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Republicans Killed the Border Deal. Now They Need a Reason.

Shortly after Russia invaded Ukraine, anti-anti-Russia Republicans began using immigration as a pretext to oppose giving aide to Ukraine, saying we shouldn’t defend Ukraine until the Unite States had solved its border crisis. In response to this demand, Senate Republicans began negotiation an enforcement-only bill to reduce pressure on the border. A few weeks ago, when Senate negotiations on border security started getting serious, Donald Trump and his allies openly said they opposed any bill, sight unseen, because it would help President Biden’s election campaign. Then the bill emerged, and Republicans came out immediately in total opposition, without any counteroffers.

Now, in stage three, conservatives are explaining their completely principled reasons for rejecting this bill, which putatively have no relationship at all to the transparently political motivation originally floated by Trump et al.

The chronology — first Republicans demand a border fix to block a completely unrelated policy, then they say they don’t want a border deal because it would help Biden, and then they formulate substantive objections to the border deal on the table — is telling. But what are the arguments themselves? Have conservatives genuinely developed sound and thoughtful reasons to oppose a border-enforcement bill supported by the hawkish and generally Trumpy Customs and Border Patrol union?

A news story in the Wall Street Journal attempts to convey the anti-deal position. Republicans argue that creating a threshold of 5,000 daily border crossings to trigger a total border shutdown “particularly angered Republicans, who argued that level was normalizing too high a level of illegal immigration,” and those Republicans demand the level be set at zero.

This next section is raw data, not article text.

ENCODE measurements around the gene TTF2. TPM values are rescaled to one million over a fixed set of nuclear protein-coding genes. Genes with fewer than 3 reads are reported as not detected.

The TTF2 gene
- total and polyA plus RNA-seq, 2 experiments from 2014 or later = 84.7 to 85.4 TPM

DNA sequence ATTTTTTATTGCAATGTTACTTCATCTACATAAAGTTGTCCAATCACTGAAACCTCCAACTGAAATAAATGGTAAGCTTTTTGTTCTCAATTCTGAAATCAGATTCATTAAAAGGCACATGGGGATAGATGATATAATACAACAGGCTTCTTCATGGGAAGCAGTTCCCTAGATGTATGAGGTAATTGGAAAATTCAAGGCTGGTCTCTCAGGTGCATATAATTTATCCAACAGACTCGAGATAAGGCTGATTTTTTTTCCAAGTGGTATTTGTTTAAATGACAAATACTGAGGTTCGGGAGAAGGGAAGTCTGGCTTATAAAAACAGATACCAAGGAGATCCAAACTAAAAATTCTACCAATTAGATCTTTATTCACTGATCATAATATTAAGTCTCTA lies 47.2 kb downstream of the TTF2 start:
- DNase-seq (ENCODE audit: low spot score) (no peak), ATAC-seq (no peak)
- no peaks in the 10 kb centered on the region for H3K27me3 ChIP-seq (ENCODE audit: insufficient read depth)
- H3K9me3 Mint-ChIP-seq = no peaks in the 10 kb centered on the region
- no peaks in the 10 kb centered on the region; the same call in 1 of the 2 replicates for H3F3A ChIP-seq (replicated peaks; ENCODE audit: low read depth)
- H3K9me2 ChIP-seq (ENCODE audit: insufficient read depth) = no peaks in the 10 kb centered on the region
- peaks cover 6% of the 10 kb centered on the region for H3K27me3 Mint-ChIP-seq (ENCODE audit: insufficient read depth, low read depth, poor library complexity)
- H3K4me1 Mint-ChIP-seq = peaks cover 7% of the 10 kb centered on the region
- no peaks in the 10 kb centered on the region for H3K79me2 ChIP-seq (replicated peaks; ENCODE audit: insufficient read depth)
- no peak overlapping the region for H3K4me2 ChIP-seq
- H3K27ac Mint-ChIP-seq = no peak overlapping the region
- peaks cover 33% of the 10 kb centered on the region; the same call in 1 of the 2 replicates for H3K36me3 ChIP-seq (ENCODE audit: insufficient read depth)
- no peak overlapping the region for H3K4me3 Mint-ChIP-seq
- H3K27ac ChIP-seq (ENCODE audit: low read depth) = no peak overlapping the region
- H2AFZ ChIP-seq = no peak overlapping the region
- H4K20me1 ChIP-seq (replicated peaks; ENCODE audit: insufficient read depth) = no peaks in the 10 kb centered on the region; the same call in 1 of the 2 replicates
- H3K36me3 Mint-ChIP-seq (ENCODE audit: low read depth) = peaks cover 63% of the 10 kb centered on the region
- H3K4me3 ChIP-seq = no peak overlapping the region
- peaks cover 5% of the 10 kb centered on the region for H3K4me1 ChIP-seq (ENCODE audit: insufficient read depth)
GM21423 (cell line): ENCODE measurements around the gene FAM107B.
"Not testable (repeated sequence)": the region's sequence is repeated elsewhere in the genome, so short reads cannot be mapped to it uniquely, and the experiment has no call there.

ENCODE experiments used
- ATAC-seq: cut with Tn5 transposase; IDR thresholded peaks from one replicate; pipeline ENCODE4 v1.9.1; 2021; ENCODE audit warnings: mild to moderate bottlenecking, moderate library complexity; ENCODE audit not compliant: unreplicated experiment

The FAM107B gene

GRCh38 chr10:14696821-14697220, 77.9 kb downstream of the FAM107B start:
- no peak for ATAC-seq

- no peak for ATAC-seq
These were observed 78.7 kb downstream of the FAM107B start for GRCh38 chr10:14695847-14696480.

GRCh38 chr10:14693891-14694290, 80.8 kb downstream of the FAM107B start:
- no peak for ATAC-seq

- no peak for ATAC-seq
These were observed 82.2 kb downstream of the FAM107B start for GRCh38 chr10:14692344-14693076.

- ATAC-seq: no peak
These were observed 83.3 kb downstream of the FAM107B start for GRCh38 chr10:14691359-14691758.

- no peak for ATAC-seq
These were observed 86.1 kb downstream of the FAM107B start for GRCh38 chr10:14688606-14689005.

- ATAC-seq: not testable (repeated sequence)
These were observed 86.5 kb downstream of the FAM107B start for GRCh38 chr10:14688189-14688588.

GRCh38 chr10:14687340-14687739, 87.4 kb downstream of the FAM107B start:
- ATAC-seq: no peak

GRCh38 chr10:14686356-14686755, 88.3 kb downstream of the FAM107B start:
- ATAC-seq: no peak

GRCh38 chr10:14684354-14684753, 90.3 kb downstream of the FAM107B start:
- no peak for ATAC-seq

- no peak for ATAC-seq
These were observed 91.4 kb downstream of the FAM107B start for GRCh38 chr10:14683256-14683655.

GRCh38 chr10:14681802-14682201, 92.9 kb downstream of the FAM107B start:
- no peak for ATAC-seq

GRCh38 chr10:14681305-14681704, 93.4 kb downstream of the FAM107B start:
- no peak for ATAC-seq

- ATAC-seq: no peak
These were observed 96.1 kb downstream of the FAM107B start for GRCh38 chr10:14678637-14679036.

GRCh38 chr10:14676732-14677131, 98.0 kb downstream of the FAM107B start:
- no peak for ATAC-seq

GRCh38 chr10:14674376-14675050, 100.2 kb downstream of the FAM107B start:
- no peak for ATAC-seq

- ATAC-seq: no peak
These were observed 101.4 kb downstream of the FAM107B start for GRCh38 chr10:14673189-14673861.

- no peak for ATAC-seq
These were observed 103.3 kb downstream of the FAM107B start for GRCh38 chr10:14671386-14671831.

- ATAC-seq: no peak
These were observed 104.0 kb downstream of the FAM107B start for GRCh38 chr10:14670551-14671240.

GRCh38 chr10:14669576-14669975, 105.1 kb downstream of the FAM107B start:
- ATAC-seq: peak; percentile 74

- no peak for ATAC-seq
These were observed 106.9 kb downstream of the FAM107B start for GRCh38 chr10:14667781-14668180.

The Journal story notes that a zero-crossing threshold — which would shut off all asylum claims, legitimate or not — has never happened. And indeed, the current threshold for triggering a shutdown does not exist at all. Reducing the threshold to 5,000 from infinity seems like an improvement, from the conservative perspective.

But that incremental improvement would, as Republicans say, “normalize” levels they still think are too high. So their logic is, “somewhat too high” is somehow worse than “way too high.”

Ross Douthat has a a sympathetic account of the Republican position that runs along similar lines. Douthat’s argument is that compromise legislation tends to benefit liberals. Enshrining a border compromise, therefore, will set the stage for further progressive advance over time:

Conservatives tend to assume that social policy in America works via ratchet. Some sweeping social change is ushered in by liberals. Then a conservative reaction puts some limits on the changes — but still sets a new equilibrium that’s much more left-wing than it was previously. This leaves conservatives as effective conservers of progressive victories, while the progressives themselves are free to prepare for the next big leftward lurch.